Venice under water as downpours and wind take city by surprise

ROME (Reuters) - Venice was under water on Tuesday as heavy rain and strong winds pushed into the lagoon city, catching the authorities off guard before they could activate the huge flood barriers that were rolled out just two months ago.

Slideshow ( 5 images )

The system of 78 flood gates, known as Mose, guard the entrance to the Venetian lagoon and are designed to protect the city from tides of up to 3 metres (10 ft). However, they require 48-hours notice to be activated.

Weather bulletins in past days had forecast rainfall pushing sea levels up to 120 centimetres, below the 130 cm threshold at which the flood barriers are operated.

Luigi Brugnaro, the city’s mayor, said on Twitter that the weather had suddenly worsened and water had reached a 145 cm peak as strong sirocco winds blew in from Croatia and two rivers flooded near the sea around Venice.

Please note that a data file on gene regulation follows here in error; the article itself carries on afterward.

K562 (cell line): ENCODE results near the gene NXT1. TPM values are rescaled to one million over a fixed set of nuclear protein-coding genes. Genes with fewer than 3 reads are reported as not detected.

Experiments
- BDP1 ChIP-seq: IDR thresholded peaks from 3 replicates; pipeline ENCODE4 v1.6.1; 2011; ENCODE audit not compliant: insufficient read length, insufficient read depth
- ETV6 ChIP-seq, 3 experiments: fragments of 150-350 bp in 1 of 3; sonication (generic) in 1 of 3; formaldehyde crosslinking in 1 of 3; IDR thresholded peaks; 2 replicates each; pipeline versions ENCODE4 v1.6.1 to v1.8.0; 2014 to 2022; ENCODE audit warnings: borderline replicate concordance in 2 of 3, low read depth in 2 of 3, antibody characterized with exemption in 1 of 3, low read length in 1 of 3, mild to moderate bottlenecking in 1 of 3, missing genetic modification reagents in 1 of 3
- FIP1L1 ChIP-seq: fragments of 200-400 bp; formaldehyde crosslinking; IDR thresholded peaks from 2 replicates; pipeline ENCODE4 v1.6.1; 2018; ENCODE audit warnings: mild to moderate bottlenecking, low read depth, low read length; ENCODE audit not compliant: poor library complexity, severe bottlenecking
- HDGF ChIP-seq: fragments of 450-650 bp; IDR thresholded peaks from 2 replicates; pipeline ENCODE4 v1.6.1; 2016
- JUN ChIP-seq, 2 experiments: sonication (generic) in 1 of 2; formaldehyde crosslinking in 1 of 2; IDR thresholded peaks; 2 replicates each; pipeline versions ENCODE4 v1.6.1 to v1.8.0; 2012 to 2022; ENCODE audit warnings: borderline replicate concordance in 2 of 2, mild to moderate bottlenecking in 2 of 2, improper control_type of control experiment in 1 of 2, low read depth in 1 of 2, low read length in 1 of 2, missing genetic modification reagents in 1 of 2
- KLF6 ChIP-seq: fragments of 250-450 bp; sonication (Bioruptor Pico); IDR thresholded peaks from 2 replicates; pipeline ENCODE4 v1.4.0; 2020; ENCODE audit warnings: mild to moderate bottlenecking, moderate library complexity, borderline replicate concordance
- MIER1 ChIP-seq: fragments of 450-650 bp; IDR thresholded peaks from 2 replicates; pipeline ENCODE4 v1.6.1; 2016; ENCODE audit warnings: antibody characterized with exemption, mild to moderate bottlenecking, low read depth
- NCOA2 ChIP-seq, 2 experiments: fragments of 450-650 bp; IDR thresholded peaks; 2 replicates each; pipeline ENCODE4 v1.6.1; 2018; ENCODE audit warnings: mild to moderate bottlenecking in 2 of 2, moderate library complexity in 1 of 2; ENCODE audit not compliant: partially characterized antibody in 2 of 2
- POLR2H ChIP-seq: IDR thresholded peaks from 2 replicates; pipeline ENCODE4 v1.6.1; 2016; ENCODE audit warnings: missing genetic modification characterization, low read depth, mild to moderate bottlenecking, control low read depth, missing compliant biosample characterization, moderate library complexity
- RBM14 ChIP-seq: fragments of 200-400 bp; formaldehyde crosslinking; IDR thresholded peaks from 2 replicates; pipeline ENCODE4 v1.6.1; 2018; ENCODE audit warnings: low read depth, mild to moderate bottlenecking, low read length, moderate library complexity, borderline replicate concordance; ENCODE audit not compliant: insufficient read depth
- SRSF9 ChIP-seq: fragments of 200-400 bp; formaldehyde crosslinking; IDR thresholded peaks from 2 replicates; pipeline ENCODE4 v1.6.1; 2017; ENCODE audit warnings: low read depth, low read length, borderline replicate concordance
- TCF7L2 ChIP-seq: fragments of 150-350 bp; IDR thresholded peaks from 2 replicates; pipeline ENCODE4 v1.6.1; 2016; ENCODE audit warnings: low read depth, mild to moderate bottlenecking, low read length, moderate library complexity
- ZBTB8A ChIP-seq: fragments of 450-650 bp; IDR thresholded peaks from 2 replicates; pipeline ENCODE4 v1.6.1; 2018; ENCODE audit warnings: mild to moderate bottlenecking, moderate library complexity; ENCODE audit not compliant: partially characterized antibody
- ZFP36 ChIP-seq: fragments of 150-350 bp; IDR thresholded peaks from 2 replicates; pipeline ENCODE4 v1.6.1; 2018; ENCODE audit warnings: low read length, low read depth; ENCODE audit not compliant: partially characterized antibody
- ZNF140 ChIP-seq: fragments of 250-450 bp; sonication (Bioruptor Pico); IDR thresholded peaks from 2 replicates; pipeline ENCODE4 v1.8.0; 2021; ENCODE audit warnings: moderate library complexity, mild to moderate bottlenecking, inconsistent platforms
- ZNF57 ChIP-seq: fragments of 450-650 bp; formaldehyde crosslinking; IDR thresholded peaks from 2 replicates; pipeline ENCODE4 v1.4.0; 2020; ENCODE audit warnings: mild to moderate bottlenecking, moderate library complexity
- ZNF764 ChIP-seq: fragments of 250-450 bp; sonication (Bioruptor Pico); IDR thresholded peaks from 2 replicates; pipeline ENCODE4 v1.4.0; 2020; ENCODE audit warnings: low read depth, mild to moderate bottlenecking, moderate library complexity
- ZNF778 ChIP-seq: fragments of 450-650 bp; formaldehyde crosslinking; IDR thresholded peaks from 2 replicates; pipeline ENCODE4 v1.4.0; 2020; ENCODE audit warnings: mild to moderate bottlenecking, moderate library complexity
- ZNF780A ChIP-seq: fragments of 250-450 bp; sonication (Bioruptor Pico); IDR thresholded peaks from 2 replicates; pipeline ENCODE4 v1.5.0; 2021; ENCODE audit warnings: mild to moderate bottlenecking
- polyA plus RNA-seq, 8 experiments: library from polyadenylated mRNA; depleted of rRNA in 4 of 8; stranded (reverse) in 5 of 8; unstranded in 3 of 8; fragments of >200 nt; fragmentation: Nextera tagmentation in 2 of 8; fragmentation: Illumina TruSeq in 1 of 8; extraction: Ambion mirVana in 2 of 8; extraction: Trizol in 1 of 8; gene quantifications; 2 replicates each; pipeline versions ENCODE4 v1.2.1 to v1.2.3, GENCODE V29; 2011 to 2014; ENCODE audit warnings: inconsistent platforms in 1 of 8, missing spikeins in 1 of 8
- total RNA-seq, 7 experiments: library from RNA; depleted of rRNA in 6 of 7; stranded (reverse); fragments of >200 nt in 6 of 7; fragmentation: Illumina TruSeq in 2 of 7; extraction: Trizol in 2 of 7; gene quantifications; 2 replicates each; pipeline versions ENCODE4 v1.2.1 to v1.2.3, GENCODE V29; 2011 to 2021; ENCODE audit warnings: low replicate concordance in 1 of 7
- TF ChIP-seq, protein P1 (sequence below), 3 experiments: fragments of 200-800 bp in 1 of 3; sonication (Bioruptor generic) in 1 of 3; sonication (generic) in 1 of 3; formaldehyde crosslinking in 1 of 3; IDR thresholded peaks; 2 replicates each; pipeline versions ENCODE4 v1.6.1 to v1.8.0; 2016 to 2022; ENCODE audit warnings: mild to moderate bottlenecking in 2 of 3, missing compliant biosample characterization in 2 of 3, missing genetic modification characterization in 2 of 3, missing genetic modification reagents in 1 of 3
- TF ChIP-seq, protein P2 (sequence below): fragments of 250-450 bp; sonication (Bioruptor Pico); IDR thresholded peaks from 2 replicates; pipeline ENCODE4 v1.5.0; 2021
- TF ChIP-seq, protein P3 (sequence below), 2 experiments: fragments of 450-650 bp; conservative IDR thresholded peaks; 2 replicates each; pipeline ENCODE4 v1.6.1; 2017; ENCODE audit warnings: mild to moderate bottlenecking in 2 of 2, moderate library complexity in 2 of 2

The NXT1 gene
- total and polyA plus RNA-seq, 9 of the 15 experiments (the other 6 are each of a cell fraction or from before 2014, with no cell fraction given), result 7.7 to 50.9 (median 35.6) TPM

He called for more rapid and reactive protocols in the operation of Mose in order to face sudden weather changes.

“The situation is terrible, we are under water,” said Carlo Alberto Tesserin, responsible for managing Saint Mark’s Basilica, adding that if the water rose further all the internal chapels would be flooded.

The centre for tidal forecasts in the Venice area said the water would recede to 120 cm on Wednesday and be back up to 135 cm on Thursday.

High tides, or “acqua alta” in Italian, have been regular occurrences in Venice over the years, caused by a combination of factors exacerbated by climate change - from rising sea levels and unusually high tides to land subsidence that has caused the ground level of the city to sink.

Of the 24 tides ever recorded above the 140-cm level, 15 have occurred in the last two decades, including five last November when the city’s St Mark’s Square was submerged under a metre of water.

Designed in 1984, construction of the multi-billion euro Mose project started in 2003 but was plagued by delays, corruption and cost overruns. The 78 yellow barriers were tested in July and then first raised in October.

Reporting by Giulia Segreti; Editing by Gavin Jones and Alex Richardson